Mark is your scrappy startup’s resident “Growth Hacker,” a term just coined by tech influencer Sean Ellis. Social Media as an institution is in full swing and the recent economic crisis leaves no room for exorbitant marketing budgets. What is a Mark to do? Naturally, he puts the bulk of his energy towards utilizing all available technologies to grow the company’s customer base and to ultimately retain them. He has to be clever, lean, and resourceful if he wants to overcome competition and boost the bottom line. Email marketing, modern advertising approaches, and a strong social media presence are a part of his game plan—all in an effort to gain as much media exposure and customer acquisition as possible without the hefty price tag.
In the last decade, what have been the tried and tested tools for growth hackers like Mark? These come down to the basics: email marketing, viral marketing, social media, branding, and targeted advertising. All of these methods replace the traditional and costly options of print, radio, and television advertising, which in the climate of competing startups feel more like a bane than a boon in terms of operating costs.
Realistically, growth hacking has been a concept before technology really made its way into the workplace. There have been plenty of model-defying examples imagined by companies in pursuit of customer acquisition. Just think of McDonald’s in the 1950’s: freeways started lining the nation and McDonalds was there at practically every exit to feed famished travelers.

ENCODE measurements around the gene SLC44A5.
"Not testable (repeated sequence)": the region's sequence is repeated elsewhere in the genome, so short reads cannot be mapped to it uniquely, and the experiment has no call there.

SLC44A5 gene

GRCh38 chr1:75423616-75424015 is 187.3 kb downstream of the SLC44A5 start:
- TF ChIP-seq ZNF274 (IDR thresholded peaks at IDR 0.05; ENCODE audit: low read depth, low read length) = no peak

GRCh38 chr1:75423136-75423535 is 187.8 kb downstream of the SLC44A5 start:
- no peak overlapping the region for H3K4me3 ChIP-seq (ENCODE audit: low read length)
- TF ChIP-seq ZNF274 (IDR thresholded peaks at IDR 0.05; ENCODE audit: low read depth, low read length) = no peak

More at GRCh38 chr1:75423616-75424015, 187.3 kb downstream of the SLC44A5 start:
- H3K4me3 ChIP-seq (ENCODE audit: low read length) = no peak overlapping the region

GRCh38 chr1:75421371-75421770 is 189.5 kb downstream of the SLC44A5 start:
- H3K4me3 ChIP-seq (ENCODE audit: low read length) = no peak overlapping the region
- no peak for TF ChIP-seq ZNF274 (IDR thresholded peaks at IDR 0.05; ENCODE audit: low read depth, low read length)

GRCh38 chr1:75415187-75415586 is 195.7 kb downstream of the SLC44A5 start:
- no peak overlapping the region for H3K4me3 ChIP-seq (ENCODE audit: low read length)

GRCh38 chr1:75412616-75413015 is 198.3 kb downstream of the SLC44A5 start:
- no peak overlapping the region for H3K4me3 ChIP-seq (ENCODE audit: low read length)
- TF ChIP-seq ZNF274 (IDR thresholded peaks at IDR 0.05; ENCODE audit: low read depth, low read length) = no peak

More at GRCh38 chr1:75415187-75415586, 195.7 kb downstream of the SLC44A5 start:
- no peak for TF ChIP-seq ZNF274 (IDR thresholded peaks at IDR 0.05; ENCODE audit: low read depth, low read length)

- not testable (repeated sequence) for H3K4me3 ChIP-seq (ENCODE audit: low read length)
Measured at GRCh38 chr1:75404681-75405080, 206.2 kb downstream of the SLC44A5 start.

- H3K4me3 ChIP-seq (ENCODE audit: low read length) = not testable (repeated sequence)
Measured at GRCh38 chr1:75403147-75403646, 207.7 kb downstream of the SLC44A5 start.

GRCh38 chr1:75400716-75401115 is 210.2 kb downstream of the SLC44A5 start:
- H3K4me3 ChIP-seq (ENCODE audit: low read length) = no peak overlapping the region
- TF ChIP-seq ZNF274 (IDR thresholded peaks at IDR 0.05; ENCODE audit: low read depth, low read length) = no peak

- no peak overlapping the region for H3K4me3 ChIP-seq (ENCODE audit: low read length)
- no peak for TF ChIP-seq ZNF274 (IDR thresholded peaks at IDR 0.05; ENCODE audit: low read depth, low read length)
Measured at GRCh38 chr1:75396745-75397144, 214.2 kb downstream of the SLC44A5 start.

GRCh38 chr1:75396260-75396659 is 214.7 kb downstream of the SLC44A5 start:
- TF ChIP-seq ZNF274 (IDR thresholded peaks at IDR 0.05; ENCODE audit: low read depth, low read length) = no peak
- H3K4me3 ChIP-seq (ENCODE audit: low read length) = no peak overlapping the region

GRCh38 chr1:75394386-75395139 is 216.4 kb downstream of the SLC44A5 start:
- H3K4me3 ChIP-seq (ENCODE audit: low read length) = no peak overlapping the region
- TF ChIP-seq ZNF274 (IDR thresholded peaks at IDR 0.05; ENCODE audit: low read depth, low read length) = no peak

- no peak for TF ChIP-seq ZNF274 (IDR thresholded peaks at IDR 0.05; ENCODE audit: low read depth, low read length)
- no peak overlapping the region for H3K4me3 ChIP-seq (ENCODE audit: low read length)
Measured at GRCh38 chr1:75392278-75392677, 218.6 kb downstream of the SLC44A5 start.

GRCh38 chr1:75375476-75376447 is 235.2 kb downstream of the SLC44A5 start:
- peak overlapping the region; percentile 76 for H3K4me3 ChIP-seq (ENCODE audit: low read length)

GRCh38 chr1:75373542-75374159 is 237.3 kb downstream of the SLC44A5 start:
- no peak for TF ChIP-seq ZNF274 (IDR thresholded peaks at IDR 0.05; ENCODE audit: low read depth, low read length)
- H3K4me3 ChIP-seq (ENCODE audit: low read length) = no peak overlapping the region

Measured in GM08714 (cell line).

It’s only now that technology is the main driver of an industry that businesses have uprooted traditional lines of thinking and pursued digital means of growth. Just like older methods, growth hacking is falling by the wayside as “growth engineering” comes on the rise.
Growth engineering builds upon the concept of growth hacking. It’s not just about recruiting users and customers by whatever clever means possible. It’s a more thoughtful approach to growth that takes into consideration the fact that companies don’t just need customers, they need customers with high lifetime value. And the reactor core of this approach, if you haven’t already guessed it, is data.
A growth engineer will use sophisticated tools and processes to obtain, retain and inspire users: from data to testing to trend analysis. These are not quick hacks, rather extensive efforts to leverage user feedback and input to understand their behavior and anticipate their decision-making. Be sure to read our follow-up article on Growth Engineering tools where we’ll dig deeper into this subject.
Backed by data and analysis, growth engineering is less like guerilla-warfare and more like strategic military operation. When a company grows up, they can afford to spend more time and money on the single most important aspect of their business: growth. This investment largely manifests in the form of advanced software tools and human experts dedicated to the harvesting and analysis of user data as well as creating and executing corresponding action plans. This is growth with a plan, with very precise anticipation for the future.
The year is 2019.